Fools and knaves: Seven theses

The Benghazi hearing before the House Oversight Committee had been previewed over the weekend in stories featuring some of the highlights of the witnesses’ testimony to staff behind closed doors. In the event the testimony of the witnesses was if anything more dramatic than we might have anticipated. The bombshells were flying Fast & Furious.

Three New York Times reporters have a good story summarizing the testimony. John Podhoretz renders a judicious assessment in a the New York Post. See also Andrew McCarthy’s preview.

The exercise of common sense to the events belied the line being peddled by President Obama, Secretary Clinton and their minions in the days after the massacre. The information added yesterday continues to round out the picture of the deceit in which the administration has engaged. I want to offer seven conclusory theses based on what we have learned to date.

1. The witnesses who appeared before the committee yesterday — Gregory Hicks, Mark Thompson and Eric Nordstrom — were credible, compelling and devastating. These gentlemen are a credit to the State Department. Hicks showed what a true friend of Ambassador Christopher Stevens would do and say about the events leading to his death. Clinton and Obama’s professions of devotion to their late friend “Chris” are shot through with a nauseating falsity. These men show their bosses to be the fools and knaves after whom this series is named.

2. The Muhammad YouTube shtick was a fabrication from the outset. Yet it was peddled incessantly by Obama and Clinton. These folks think we’re stupid and that their media adjunct are both stupid and malleable. They haven’t been proved wrong yet. Getting to the bottom of the story is the most that we can hope for.

3. The fabrication had a political purpose. It was the administration that politicized the massacre in formulating the misinformation it peddled for public consumption.

4. The emergence of Cheryl Mills in yesterday’s testimony was a clarifying moment. It lent a certain context to the underlying disgraces. Mills is an old Clinton hand, adept in the arts of coverup and scandal management. She harks back to Monica and impeachment. As Hillary Clinton’s chief of staff, she put her experience to use acting as consigliere to bully subordinates and keep the lid on the Benghazi disgraces. Jeffrey Lord elaborates on the Clinton school of scandal management in “From bimbos to Benghazi.”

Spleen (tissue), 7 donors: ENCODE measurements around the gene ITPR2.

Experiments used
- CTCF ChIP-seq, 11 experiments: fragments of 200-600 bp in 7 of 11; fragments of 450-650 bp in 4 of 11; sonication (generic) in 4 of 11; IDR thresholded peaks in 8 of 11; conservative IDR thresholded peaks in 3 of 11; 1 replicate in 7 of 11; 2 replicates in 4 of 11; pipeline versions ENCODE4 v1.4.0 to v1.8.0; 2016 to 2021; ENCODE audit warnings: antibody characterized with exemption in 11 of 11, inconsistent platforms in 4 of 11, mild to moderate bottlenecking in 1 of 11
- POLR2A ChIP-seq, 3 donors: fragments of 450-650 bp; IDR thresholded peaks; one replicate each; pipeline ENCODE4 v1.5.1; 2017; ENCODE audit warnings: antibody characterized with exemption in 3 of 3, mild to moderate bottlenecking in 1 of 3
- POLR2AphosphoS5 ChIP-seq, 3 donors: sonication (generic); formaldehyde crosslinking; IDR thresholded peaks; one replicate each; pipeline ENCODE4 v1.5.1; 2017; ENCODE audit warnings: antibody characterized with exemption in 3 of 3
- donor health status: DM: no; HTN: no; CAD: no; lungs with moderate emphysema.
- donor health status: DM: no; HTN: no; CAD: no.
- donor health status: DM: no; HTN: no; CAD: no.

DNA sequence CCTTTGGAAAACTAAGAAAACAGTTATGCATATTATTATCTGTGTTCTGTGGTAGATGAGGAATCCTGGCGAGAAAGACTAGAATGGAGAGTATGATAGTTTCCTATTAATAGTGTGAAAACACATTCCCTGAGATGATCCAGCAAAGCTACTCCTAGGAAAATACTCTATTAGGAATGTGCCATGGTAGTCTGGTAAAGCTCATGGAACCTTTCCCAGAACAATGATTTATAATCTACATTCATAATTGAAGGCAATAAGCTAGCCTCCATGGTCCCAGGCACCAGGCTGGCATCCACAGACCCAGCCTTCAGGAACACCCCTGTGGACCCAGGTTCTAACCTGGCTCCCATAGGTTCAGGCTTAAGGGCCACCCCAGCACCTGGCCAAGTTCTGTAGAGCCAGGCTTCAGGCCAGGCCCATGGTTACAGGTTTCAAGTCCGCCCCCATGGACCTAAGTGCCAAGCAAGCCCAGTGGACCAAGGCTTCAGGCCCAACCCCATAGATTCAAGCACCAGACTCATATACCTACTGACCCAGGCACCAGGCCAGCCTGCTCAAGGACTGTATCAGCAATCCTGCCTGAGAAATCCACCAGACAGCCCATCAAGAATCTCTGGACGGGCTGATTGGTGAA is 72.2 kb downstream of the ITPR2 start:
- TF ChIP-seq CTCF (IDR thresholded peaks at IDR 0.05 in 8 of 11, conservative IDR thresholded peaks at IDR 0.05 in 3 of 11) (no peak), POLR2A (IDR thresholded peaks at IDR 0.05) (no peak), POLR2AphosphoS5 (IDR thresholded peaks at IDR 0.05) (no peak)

5. As scandal management, Clinton’s convening of an Accountability Review Board (report here) amounted to something like performance art. How did the estimable men of the ARB miss Gregory Hicks in the information gathering phase of their work? The ARB was like Nixon’s desired resolution of the controversy of the Watergate tapes: The Stennis Compromise. Bring in some eminent but hearing-impaired older man to check out the tapes and report back. Only Democrats can get away with something like that.

5. Hillary Clinton is the author of “the vast right-wing conspiracy” theme that set the table for Bill Clinton’s survival in the early days of the Monica scandal. The comparable moment here is “What difference – at this point, what difference does it make?” Answer: It depends on what the meaning of “at this point” is.

6. Who gave the orders to the military assets in Tripoli to stand down, and why?

7. Clinton’s 2:00 a.m. call with Greg Hicks must have been an hour too early to wake her up, but where was Obama? To borrow the old Spanish expression, the man was a zero to the left as commander in chief confronting the attack on our men in Benghazi. We may not be able to do better than Derek Hunter: “#WhereWasBarackBenghaziNight Choom Gang reunion?”

For more in the way of theses, see Bryan Preston, Charles Hurt and Tom Bevan. And Rich Lowry arrives to remind us: “Filmmaker Nakoula is still in jail.”

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